“Storying Toxic Time-Scape ‘Trajectories’: Intersections among algal toxins and more-than-human bodies.” Toxic Time-Scapes: Examining Toxicity Across Time and Space. Eds. Simone M. Müller and May-Brith Ohman Nielson. Athens: Ohio University Press. (Release Date in December 2022).
“Inter/National Connections: Linking Nordic Animals to Biodiversity Observation Networks.” Routledge Handbook of the Digital Environmental Humanities. Co-authored with Dick Kasperowski and René van der Wal. Eds. Charles Travis, Luke Bergmann, Arlene Crampsie, Deborah Dixon, Steven Hartman, Robert Legg, and Francis Ludlow London: Routledge. 12 September 2022.
“The Metaphor of Ocean ‘Health’ is Problematic; ‘The Ocean We Want’ is a Better Term.” Co-authored with Susanna Lidström and Tirza Meyer. Frontiers in Marine Science, 9. 15 February 2022. pp. 1-4. https://doi.org/10.3389/fmars.2022.818229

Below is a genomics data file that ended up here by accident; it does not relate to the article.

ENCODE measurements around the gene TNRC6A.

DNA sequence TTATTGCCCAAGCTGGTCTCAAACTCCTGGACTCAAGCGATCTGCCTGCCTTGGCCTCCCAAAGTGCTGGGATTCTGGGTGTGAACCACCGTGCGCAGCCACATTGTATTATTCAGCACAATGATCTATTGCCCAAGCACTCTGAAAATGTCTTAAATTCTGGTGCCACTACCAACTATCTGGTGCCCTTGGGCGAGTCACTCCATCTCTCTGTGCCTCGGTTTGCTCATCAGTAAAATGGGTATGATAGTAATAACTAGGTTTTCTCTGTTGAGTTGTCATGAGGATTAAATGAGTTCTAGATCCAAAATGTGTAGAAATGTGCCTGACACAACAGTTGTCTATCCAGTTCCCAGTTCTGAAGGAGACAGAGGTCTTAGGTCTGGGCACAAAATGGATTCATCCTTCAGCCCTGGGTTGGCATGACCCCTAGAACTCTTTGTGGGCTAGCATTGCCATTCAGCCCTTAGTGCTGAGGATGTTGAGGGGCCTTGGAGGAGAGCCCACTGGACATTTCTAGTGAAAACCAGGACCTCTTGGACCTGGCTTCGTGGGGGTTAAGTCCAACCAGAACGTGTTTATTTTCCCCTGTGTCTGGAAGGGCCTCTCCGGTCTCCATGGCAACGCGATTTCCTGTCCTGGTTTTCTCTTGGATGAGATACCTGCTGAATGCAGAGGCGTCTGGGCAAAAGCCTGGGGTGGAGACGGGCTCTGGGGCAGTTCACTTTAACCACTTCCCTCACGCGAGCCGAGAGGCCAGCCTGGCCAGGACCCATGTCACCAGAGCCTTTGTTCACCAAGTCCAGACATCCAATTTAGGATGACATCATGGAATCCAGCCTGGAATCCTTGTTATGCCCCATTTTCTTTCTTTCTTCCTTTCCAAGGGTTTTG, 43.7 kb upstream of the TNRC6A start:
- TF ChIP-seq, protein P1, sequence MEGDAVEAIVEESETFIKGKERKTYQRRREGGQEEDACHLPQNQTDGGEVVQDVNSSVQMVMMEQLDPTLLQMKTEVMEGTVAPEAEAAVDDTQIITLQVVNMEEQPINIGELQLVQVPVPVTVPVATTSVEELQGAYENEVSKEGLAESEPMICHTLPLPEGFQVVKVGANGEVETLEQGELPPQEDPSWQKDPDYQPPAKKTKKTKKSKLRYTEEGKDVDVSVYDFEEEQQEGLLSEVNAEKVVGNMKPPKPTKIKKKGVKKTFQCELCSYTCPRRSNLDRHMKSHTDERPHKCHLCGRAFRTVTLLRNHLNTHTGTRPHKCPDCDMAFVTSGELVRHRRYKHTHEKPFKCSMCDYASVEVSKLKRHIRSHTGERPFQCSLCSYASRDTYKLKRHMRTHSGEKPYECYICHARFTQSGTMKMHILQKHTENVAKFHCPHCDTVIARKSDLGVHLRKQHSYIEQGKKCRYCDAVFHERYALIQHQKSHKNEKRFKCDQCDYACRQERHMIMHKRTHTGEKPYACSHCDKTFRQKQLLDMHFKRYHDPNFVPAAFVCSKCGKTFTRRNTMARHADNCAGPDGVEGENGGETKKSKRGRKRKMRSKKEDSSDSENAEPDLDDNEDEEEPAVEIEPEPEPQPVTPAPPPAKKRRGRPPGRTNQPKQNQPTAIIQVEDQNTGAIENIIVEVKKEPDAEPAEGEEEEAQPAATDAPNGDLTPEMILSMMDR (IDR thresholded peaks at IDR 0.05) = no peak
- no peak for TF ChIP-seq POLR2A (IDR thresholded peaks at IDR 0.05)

“Doing Environmental Humanities: Inter/Transdisciplinary Research through an Underwater 360° Video Poem.” Green Letters, 23:1. Mar. 2019, pp. 68-82. https://doi.org/10.1080/
Global Environments: A 360º Visual Journey. Rachel Carson Center Virtual Exhibitions, Co-authored with Norum, R., Antonova, A.S., Jones, J.C., Lagier, C., Lakhani, V., Oomen, J., Sébire, A. and Yoho, S.E., 2019. p. 36.
“Are dead zones dead? Environmental collapse in popular media about eutrophication.” The Discourses of Environmental Collapse: Imagining the end. Ed. Alison Vogelaar, Brack Hale, and Alexandra Peat. April 20, 2018.
“A Rushing Mighty Wind.” Breathing Stories: Utah Voices for Clean Air. Salt Lake City: Torrey House Press. 2018.
“I Saw You Running Home.” Capitalism, Nature, Socialism. 2018.
Three Strains from adamsongs. Terrain.org. Summer. 2014.
“Aureliana Sky.” Saltfront. Salt Lake City, UT. October 2013.